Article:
Hands waving through screens, two fingers in a peace sign, elbow bumps and the nodding of heads are ways we’ve passed the peace during the COVID-19 pandemic. Like so much else in our lives, we adapted this long-standing practice in response to the virus.

However it’s practiced, this simple ritual teaches our kids to see everyone as worthy of receiving and knowing God’s peace—a peace that surpasses our own understanding. We offer peace to people with whom we may disagree and with whom we may have had challenges. The act teaches us and our children that it is a gift to look friends and neighbors in the eye and bear witness to their humanity.

When we say, “The peace of Christ be with you!” during worship, we speak words that have been shared for generations, words that come to us from Scripture. Over and over Paul greets church members in peace: “Grace to you and peace from God our Father and the Lord Jesus Christ” (1 Corinthians 1:3). In the Gospel of Luke, Mary hears: “Greetings, favored one! The Lord is with you” (1:28). Mary is literally carrying peace within her in the form of baby Jesus. This is a beautiful invitation for us today—to share not just our peace but the peace of Christ that dwells in each of us!

When we say, “The peace of Christ be with you!” during worship, we speak words that have been shared for generations.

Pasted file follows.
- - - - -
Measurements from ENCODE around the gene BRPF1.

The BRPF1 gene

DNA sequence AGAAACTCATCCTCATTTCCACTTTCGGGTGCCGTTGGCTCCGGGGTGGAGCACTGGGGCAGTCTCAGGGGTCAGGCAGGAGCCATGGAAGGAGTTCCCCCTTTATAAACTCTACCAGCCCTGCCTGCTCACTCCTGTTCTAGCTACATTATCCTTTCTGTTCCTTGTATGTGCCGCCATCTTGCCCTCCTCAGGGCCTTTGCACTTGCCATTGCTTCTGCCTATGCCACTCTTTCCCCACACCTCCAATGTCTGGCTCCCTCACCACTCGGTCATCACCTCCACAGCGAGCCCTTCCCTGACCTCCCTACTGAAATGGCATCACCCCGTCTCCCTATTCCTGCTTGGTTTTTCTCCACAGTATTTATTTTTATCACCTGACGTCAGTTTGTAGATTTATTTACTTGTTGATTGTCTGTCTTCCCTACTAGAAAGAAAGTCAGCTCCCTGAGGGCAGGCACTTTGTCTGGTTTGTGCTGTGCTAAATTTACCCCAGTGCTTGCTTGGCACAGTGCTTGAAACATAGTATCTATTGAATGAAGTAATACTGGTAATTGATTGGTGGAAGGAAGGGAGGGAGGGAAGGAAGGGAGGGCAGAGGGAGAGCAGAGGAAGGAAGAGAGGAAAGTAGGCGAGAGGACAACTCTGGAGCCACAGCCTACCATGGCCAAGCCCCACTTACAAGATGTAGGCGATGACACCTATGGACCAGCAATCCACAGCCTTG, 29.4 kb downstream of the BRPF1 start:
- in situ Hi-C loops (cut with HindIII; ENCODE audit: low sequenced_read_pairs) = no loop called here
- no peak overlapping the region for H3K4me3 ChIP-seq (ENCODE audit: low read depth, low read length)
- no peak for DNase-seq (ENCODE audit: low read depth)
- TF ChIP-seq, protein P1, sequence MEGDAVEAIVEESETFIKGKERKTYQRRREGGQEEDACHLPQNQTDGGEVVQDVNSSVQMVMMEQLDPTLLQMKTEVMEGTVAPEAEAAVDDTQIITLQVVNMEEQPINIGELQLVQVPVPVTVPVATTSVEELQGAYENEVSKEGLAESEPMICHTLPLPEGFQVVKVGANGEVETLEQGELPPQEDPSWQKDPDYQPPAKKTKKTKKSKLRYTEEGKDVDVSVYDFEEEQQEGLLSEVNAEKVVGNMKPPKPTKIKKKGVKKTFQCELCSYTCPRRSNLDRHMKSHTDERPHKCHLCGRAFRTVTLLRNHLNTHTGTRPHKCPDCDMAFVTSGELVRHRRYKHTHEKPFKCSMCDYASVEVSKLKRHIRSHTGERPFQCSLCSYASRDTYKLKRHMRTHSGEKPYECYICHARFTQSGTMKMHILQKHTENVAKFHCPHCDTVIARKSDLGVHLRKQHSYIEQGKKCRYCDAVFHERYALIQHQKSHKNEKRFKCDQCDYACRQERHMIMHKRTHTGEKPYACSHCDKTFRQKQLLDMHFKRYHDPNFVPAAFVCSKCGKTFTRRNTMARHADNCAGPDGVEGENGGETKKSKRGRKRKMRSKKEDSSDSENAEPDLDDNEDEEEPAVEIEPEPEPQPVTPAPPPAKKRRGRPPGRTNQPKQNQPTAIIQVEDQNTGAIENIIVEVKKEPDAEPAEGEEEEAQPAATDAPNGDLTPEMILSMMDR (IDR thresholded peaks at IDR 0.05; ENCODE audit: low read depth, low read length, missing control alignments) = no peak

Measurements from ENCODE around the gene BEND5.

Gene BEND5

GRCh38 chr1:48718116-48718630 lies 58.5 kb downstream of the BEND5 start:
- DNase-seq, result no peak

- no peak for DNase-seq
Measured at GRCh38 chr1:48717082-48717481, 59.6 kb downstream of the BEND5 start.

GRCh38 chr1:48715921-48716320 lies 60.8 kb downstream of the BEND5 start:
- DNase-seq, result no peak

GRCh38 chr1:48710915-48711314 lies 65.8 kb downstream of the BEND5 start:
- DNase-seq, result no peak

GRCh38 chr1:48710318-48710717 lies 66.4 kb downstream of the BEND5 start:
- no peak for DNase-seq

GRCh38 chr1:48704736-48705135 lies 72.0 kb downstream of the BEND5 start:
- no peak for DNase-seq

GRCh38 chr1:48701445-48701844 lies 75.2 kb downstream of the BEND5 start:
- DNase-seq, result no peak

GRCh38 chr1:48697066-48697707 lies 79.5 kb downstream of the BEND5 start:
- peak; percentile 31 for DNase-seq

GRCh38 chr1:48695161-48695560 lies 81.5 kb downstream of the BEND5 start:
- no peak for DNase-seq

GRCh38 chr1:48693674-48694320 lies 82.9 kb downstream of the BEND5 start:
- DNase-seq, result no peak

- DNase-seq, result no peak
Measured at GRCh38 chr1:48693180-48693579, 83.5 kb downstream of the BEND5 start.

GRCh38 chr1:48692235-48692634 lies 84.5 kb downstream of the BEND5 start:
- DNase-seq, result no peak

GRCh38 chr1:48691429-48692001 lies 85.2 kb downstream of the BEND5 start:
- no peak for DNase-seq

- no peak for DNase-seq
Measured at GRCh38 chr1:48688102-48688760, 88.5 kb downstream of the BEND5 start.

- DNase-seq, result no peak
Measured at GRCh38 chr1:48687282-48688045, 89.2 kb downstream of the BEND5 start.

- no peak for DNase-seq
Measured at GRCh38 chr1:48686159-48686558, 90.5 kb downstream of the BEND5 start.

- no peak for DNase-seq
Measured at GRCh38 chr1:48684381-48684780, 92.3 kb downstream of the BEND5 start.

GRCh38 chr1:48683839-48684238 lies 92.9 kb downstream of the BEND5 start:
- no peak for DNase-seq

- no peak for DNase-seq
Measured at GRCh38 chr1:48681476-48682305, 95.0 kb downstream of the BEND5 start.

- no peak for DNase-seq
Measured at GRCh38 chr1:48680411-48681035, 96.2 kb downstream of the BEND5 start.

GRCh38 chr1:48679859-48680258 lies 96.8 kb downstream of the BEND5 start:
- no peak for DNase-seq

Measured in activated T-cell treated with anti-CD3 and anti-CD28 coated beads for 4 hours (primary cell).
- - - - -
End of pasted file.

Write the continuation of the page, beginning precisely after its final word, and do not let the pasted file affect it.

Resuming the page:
Indeed, we can also cultivate peace at home in our family devotions. This might look like remembering in prayer people and nations in war zones or a family researching and supporting peacemaking organizations. In addition, sharing peace at home may invite conversations on forgiveness, how to apologize when we’ve hurt someone and how we offer forgiveness to those who have challenged us. Get creative and brainstorm as a family some ways you’d like to share peace with each other and your community.

Wherever your family goes this fall, take time to practice peace—share a greeting, trust that Christ dwells within you, and make holy connections with each other and others. God’s peace comes back to us when our neighbors respond in faith.


Before meals, try sharing the peace as a family. Greet one another with the words, “The peace of Christ be with you.”

Find a map or globe and talk as a family about different countries. Say a prayer of peace for the countries of the world and your neighbors who live there.

Research peacemaking organizations such as the Lutheran World Federation to see how you can support their work and pray for them.

Kimberly Knowle-Zeller
Kimberly Knowle-Zeller is an ordained ELCA pastor, mother of two and spouse of an ELCA pastor. She lives with her family in Cole Camp, Mo. Her website is kimberlyknowlezeller.com.

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